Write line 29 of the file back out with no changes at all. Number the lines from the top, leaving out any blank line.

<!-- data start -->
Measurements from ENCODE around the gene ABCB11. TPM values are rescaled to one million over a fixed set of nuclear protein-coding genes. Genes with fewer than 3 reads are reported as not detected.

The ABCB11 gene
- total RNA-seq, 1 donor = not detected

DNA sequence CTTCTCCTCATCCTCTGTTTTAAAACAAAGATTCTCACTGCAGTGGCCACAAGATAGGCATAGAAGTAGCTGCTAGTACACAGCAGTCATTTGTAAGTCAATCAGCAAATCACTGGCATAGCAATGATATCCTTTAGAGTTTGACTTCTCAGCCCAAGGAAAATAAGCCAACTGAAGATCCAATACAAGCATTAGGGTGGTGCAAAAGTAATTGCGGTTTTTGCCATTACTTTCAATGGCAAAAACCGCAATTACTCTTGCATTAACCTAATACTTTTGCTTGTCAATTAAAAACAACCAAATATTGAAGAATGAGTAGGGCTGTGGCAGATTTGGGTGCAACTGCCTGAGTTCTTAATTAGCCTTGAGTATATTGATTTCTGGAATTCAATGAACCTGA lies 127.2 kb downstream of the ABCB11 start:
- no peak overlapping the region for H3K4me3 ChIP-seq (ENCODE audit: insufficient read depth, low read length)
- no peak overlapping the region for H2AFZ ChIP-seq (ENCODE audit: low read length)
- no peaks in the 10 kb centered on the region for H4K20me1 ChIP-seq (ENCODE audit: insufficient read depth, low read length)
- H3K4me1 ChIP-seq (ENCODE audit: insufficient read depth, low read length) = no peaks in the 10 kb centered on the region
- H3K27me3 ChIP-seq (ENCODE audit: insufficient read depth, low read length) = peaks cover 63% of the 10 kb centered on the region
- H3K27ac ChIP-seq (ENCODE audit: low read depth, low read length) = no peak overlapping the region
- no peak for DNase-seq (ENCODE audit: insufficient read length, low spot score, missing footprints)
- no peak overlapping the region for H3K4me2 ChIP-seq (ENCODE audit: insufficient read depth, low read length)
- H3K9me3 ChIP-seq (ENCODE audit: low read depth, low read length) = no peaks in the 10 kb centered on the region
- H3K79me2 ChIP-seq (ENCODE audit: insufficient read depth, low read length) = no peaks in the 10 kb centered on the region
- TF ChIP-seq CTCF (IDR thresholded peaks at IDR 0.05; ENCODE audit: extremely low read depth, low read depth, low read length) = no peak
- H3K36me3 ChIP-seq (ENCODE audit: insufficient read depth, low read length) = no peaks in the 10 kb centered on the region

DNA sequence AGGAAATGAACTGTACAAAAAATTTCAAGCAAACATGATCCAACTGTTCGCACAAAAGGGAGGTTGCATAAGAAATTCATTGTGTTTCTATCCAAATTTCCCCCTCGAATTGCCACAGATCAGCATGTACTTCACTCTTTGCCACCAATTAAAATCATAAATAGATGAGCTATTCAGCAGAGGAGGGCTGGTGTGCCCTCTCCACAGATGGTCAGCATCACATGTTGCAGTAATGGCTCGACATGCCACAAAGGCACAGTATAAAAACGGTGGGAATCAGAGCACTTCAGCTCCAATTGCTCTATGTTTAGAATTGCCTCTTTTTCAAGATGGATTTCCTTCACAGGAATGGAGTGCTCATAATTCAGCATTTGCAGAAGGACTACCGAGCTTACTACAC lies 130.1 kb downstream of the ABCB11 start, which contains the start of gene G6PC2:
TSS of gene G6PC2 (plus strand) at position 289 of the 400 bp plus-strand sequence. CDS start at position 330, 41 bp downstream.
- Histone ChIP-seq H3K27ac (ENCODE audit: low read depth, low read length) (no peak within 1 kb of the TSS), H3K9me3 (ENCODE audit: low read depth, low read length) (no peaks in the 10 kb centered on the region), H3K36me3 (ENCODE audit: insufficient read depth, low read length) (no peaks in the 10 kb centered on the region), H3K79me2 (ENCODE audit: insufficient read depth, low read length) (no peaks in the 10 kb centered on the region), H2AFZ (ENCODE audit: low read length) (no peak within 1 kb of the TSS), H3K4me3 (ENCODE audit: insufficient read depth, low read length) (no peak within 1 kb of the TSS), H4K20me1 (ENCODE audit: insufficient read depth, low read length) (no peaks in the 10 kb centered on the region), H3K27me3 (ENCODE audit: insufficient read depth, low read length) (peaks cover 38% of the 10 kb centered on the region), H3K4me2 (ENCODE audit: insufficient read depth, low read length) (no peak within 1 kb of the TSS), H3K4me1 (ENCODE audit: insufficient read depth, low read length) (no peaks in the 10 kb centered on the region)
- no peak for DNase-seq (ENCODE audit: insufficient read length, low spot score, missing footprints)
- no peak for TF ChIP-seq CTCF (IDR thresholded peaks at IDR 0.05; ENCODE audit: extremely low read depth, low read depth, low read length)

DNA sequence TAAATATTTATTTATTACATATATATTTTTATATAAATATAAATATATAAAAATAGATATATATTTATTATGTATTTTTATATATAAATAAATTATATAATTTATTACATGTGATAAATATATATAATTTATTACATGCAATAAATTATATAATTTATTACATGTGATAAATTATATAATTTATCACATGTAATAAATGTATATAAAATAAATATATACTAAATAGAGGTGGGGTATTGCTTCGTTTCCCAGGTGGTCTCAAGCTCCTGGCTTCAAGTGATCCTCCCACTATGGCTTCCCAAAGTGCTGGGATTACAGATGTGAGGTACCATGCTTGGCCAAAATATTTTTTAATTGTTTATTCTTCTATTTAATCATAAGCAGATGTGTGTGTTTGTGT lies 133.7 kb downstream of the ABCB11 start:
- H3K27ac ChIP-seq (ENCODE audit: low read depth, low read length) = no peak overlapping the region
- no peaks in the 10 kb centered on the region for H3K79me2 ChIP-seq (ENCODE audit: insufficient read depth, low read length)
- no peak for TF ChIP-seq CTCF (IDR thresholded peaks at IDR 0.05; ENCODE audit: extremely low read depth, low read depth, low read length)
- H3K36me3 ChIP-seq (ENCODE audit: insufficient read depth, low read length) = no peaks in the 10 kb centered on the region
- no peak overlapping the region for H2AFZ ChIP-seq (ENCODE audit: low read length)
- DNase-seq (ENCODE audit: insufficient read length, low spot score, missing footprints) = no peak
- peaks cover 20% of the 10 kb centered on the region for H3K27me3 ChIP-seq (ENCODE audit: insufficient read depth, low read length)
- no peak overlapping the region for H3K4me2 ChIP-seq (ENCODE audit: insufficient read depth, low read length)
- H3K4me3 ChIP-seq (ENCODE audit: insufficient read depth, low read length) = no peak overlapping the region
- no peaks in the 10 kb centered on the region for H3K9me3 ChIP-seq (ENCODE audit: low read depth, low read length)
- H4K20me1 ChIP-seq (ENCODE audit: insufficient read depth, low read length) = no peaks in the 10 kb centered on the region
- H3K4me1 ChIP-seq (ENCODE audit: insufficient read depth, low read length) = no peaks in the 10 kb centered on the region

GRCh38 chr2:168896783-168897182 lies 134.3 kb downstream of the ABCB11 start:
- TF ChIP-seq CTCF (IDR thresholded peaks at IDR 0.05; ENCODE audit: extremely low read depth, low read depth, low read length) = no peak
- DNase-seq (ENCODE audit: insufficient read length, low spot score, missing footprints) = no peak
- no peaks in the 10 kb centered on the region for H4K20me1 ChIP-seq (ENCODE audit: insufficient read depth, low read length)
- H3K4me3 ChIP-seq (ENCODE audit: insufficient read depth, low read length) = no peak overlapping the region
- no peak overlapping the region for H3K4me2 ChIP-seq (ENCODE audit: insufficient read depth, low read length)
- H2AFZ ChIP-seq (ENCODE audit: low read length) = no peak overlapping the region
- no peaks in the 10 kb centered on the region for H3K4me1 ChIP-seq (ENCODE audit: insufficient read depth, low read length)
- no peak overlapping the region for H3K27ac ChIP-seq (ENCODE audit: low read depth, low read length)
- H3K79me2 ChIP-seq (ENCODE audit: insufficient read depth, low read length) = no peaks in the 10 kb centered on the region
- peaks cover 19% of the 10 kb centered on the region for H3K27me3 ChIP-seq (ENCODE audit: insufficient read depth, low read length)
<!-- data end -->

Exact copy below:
- peaks cover 20% of the 10 kb centered on the region for H3K27me3 ChIP-seq (ENCODE audit: insufficient read depth, low read length)